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Mandarin Chinese is a beautiful language with millennia of history (at least five of them…). And like every language, also Chinese has a repertoire of not-so-beautiful words. One of them is the “剩女” (ShengNü) which best translates into “leftover woman”. In mainland China, it refers to women around the age of 30 and still not getting married and giving birth to children (using the plural ‘children’ is increasingly appropriate in the mainland Chinese context, see). Apart from higher standards that women in contemporary China seem to have developed when it comes to finding Mr. Right, the main reason for the phenomenon is that the average ShengNü is too well educated, having obtained Bachelor-, Master-, or, God forbid, PhD degrees. A Chinese friend of mine (female, 26 years old) explained to me that the latter is pretty much a guarantee to stay single: few Chinese men would want to marry women who are better educated than they are themselves. And despite a certain inflation of higher education, there are still relatively few Chinese men (or women) with a PhD compared to the overall population. So finding love – or at least a partner – is a simple mathematical calculation. One can take measures to increase the chances.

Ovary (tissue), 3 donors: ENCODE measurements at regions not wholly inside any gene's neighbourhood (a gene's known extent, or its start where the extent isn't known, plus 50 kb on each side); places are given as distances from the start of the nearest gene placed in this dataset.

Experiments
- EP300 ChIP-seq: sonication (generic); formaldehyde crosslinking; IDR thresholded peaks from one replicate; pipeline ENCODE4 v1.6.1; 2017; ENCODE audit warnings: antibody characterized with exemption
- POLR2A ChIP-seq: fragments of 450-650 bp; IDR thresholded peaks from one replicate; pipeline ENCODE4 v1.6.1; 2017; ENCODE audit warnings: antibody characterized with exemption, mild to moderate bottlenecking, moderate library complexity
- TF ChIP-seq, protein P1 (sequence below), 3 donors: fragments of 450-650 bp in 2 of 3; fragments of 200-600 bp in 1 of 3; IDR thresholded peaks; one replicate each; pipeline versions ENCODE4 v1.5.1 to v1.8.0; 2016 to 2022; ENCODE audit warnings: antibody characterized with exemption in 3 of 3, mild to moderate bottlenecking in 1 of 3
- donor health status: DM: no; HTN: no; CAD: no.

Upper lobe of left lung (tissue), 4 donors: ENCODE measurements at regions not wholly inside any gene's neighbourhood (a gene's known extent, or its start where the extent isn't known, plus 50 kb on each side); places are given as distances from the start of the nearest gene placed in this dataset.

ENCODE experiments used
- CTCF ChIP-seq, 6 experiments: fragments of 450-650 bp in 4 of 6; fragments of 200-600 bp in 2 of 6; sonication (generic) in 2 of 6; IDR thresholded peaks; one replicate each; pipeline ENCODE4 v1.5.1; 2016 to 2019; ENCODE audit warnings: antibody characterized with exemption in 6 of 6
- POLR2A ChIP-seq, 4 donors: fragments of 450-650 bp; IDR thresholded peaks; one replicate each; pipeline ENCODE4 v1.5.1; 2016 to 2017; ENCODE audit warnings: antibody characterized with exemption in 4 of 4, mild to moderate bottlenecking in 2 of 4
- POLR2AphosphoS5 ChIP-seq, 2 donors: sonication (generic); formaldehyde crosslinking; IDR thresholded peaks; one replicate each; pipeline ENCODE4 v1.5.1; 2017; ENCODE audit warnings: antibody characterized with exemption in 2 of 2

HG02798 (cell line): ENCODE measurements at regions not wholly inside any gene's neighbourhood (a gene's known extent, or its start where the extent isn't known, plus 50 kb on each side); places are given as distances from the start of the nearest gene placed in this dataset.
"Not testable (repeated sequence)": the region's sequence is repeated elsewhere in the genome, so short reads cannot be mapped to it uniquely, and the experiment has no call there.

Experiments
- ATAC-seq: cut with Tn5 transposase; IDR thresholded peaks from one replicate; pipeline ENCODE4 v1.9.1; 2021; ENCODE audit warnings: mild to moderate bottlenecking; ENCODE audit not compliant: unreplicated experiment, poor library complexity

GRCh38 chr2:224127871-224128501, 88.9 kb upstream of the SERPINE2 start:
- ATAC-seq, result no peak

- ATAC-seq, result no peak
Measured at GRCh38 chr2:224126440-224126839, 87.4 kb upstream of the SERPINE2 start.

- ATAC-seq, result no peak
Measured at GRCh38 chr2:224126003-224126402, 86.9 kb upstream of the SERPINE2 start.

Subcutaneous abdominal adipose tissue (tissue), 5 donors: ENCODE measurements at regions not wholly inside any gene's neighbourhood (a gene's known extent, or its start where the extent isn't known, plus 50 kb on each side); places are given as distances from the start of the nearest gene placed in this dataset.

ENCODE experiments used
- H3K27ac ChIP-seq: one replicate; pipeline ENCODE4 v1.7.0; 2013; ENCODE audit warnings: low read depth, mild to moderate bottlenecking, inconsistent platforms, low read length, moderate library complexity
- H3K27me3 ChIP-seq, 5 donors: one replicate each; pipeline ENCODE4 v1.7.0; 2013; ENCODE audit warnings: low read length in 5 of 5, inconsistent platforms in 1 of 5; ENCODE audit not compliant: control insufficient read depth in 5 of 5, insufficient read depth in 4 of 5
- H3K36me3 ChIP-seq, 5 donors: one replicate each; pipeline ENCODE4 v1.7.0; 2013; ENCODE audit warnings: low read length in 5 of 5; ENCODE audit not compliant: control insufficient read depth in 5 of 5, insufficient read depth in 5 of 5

This may sound to many Europeans, whose culture has been influenced by feminist movements for the past three to four decades, rather cynical. However, it is dealt with quite seriously. According to a Chinese version of Wikipedia, the term ShengNü has been officially introduced into the Chinese vocabulary by the Ministry of Education in the year 2007. Furthermore, the All China Women’s Federation, an institution that is supposed to protect women’s rights, considers the ShengNü to be a potential social problem. On suitable occasions like the International Women’s Day, it campaigns to contain the development:

Pretty girls don’t need a lot of education to marry into a rich and powerful family, but girls with an average or ugly appearance will find it difficult. These kinds of girls hope to further their education in order to increase their competitiveness. The tragedy is, they don’t realize that as women age, they are worth less and less, so by the time they get their M.A. or Ph.D., they are already old, like yellowed pearls.

Admittedly, this is a quote from the New York Times and I could not find the original text in Chinese on the website (any help is welcome here!). But when reading the other articles on the website of the All China Women’s Federation, the NYT journalist seems to have done her research.

All best/ 祝好,

Frauke

 

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